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suzi20

y" + 3y' + 2y = 6 y(0)=0 y'(0) = 2 with laplace

  • 2 years ago
  • 2 years ago

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  1. elecengineer
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    y'' = sy^2 - sy(0) -y'(0)

    • 2 years ago
  2. elecengineer
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    y' = sy - y(0)

    • 2 years ago
  3. elecengineer
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    (sy^2 -2) +3(sy) +2y = 6

    • 2 years ago
  4. elecengineer
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    solve the quadratic

    • 2 years ago
  5. suzi20
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    yes, im stuck in integral (6+2s) / s(s+2)(s+1)

    • 2 years ago
  6. math1234
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    First write everything in terms of the laplace transform. THen solve the equation by converting back.

    • 2 years ago
  7. elecengineer
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    no, so you got y to be that

    • 2 years ago
  8. math1234
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    Use particla fractions.

    • 2 years ago
  9. elecengineer
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    then you must use partial fractions

    • 2 years ago
  10. suzi20
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    6+2s = As + B(s+2)+C(s+1) then?

    • 2 years ago
  11. elecengineer
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    = 3/s -4/(s+1) +1/(s+2)

    • 2 years ago
  12. elecengineer
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    I created and went straight to wolframa for the partial fractions

    • 2 years ago
  13. elecengineer
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    cheated

    • 2 years ago
  14. elecengineer
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    partial fractions are very standard

    • 2 years ago
  15. elecengineer
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    then you convert them back

    • 2 years ago
  16. elecengineer
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    the 3/s goes to 3 from memory

    • 2 years ago
  17. elecengineer
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    and the other two are time shifted exponentials

    • 2 years ago
  18. math1234
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    Laplace is all about matching and partial fractions, at least in solving simple ODE systems.

    • 2 years ago
  19. suzi20
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    6+2s = As + B(s+2)+C(s+1) s=-1 --> 4 = -A+B s=-2 --> 2 = -2A-C for the last s what number should i choose?

    • 2 years ago
  20. elecengineer
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    1/(s-a) = e^(at) ( I googled this lol )

    • 2 years ago
  21. elecengineer
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    s=0 lol

    • 2 years ago
  22. elecengineer
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    remember you can pick any value for s, just that some values will make the simultaneous eqns alot easierto solve

    • 2 years ago
  23. suzi20
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    6+2s = As + B(s+2)+C(s+1) s=-1 --> 4 = -A+B s=-2 --> 2 = -2A-C s=0 --> 6 = 2B+C ---------------------- 4+A = B 6 = 2(4+A)+C 6 = 8 +2A+C elimination -2 = 2A+C 2 = -2A -C infinity?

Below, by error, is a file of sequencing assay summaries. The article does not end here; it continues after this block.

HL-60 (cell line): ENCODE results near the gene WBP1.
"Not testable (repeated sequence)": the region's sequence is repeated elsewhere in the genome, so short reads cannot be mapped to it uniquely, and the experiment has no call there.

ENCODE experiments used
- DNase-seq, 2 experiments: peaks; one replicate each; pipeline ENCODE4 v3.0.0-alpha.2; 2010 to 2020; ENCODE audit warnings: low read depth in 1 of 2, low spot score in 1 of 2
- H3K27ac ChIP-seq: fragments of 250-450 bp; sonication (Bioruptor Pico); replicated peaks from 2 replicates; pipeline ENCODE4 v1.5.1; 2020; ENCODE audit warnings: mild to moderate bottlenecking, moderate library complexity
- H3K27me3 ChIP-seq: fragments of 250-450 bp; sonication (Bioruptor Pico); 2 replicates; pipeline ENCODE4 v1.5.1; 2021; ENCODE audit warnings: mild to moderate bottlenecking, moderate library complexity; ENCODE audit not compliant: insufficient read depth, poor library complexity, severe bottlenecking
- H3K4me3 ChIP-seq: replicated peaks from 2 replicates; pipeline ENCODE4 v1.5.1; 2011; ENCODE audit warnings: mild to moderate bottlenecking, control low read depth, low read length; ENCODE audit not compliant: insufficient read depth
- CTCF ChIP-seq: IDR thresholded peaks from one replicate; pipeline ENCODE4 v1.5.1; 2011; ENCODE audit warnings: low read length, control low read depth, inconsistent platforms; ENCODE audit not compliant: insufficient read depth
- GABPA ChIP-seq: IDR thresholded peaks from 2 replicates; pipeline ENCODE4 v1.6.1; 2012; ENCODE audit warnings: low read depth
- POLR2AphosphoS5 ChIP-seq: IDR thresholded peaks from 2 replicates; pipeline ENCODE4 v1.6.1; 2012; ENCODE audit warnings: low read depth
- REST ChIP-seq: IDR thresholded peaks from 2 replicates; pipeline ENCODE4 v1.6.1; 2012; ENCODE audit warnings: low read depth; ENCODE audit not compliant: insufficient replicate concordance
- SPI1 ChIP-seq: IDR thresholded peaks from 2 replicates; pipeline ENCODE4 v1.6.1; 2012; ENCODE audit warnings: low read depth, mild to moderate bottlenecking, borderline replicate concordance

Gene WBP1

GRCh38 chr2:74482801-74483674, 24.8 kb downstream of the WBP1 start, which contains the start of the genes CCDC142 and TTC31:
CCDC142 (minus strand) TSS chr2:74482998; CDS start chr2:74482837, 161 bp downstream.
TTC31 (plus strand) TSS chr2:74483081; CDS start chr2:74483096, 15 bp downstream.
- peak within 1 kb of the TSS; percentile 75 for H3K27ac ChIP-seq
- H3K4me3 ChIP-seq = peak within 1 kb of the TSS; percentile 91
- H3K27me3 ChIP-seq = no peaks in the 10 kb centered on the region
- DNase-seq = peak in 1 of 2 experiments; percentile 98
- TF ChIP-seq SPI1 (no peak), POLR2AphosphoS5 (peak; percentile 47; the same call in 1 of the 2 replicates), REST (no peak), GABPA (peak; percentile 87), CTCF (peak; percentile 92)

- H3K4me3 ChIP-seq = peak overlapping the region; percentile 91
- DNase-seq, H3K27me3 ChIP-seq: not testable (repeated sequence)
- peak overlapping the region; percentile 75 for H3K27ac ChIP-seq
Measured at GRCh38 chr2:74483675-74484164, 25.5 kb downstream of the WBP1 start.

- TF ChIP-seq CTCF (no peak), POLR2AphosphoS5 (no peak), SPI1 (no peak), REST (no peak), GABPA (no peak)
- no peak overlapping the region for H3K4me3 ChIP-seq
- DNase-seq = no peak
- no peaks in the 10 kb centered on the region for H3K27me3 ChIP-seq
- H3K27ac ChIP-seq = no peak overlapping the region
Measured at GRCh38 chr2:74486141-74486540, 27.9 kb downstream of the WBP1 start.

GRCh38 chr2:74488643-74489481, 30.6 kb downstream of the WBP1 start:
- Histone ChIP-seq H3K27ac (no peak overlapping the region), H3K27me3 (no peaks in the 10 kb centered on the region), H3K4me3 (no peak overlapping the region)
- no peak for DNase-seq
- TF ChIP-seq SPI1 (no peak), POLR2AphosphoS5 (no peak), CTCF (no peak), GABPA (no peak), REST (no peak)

• 2 years ago
  24. elecengineer
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    y= 3-4e^(-t) + e^(-2t)

    • 2 years ago
  25. elecengineer
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    you make no sense at all lol

    • 2 years ago
  26. elecengineer
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    this is why people need to pay attention in high school and first year uni maths course , so they absolutely hammer in the basics

    • 2 years ago
  27. suzi20
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    could u help me?

    • 2 years ago
  28. elecengineer
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    its just simultaneous eqns , takes for ever, you need to set up a matrix etc.

    • 2 years ago
  29. elecengineer
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    it will take me like 10mins to type it up , I aint doing it lol

    • 2 years ago
  30. suzi20
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    matrix? really?

    • 2 years ago
  31. AnwarA
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    I can see that you reach the point \(Y(s)=\frac{2s+6}{s(s+1)(s+2)}\). Now we should use partial fractions to write the expression in a form that can be easily to find its inverse laplace transform. That's \[{2s+6 \over s(s+1)(s+2)}={a \over s}+{b \over s+1}+{c \over s+2}\]. Multiplying both sides by \(s(s+1)(s+2)\) gives: \[2s+6=a(s+1)(s+2)+bs(s+2)+cs(s+1)\] Plugging \(s=0\) gives \(2a=6 \implies a=3\); \(s=-1\) gives \(-b=4 \implies b=-4\), and \(s=-2\) gives \(2c=2 \implies c=1\). So, \(Y(s)=3\frac{1}{s}-\frac{4}{s+1}+\frac{1}{s+2}\). Hence \(y(t)=3-4e^{-t}+e^{-2t}\).

    • 2 years ago
  32. AnwarA
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    Hello suzi!! Does the answer make sense to you?

    • 2 years ago
  33. suzi20
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    thank you anwara

    • 2 years ago
  34. AnwarA
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    You're welcome!

    • 2 years ago
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